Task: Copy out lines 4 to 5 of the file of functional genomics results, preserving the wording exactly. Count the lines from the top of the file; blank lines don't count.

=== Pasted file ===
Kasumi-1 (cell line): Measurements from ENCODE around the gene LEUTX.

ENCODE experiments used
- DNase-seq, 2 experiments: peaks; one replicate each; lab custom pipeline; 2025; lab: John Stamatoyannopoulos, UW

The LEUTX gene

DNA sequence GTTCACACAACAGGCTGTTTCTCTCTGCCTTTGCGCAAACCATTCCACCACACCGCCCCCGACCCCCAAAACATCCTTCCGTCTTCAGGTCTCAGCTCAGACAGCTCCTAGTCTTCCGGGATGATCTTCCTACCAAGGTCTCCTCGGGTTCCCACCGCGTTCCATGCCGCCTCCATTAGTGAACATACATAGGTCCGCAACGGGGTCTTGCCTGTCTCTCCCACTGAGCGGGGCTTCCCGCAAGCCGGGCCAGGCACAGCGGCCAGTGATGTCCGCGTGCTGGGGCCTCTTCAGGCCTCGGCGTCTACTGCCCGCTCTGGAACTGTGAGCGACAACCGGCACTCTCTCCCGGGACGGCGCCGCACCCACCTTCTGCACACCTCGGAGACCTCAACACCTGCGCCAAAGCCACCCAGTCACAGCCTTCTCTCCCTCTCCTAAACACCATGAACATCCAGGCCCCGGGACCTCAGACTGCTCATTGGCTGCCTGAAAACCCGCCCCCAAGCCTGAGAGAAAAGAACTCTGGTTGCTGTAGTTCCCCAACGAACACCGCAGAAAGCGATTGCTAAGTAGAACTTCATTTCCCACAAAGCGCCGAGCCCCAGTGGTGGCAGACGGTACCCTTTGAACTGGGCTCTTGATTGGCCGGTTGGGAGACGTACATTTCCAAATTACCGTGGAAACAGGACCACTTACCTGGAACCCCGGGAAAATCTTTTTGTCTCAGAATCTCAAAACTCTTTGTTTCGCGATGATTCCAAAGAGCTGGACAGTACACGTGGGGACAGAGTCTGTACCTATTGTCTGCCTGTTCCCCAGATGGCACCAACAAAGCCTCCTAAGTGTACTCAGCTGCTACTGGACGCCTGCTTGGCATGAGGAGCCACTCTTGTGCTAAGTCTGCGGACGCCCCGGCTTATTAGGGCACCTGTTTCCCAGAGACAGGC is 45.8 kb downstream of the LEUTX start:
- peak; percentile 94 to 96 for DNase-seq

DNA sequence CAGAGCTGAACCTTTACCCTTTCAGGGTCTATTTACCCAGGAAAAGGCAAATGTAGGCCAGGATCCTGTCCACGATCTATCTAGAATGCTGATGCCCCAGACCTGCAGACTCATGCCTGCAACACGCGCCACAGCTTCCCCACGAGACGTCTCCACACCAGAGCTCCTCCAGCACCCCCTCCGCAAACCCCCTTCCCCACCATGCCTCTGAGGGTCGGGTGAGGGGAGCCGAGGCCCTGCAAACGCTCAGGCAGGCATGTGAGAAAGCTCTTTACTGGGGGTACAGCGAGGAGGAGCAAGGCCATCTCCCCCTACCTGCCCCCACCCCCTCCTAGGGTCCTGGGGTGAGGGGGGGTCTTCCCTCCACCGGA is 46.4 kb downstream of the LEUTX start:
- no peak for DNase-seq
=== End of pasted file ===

The LEUTX gene

DNA sequence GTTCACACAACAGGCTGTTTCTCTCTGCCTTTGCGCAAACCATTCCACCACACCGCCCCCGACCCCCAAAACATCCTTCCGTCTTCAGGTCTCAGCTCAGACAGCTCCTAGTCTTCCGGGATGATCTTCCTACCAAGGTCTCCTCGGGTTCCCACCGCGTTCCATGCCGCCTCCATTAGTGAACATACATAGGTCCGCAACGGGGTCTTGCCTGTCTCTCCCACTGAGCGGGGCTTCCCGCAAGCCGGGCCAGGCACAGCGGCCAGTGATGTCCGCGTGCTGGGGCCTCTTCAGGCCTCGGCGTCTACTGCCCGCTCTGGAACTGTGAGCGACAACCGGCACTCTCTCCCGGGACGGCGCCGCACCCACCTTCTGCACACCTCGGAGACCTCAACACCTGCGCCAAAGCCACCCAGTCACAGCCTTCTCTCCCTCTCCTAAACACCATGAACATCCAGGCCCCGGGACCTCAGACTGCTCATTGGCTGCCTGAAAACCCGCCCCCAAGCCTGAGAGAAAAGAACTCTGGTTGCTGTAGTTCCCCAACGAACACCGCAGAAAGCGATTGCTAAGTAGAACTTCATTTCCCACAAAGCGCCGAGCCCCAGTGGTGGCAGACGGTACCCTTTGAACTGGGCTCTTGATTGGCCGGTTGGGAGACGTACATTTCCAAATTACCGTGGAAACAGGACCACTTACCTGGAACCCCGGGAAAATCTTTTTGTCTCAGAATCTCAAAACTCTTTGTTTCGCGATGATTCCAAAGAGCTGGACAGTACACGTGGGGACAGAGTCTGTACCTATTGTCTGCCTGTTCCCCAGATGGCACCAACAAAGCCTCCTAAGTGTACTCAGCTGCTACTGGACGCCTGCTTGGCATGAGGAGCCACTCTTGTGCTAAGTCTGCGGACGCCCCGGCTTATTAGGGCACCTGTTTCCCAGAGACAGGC is 45.8 kb downstream of the LEUTX start: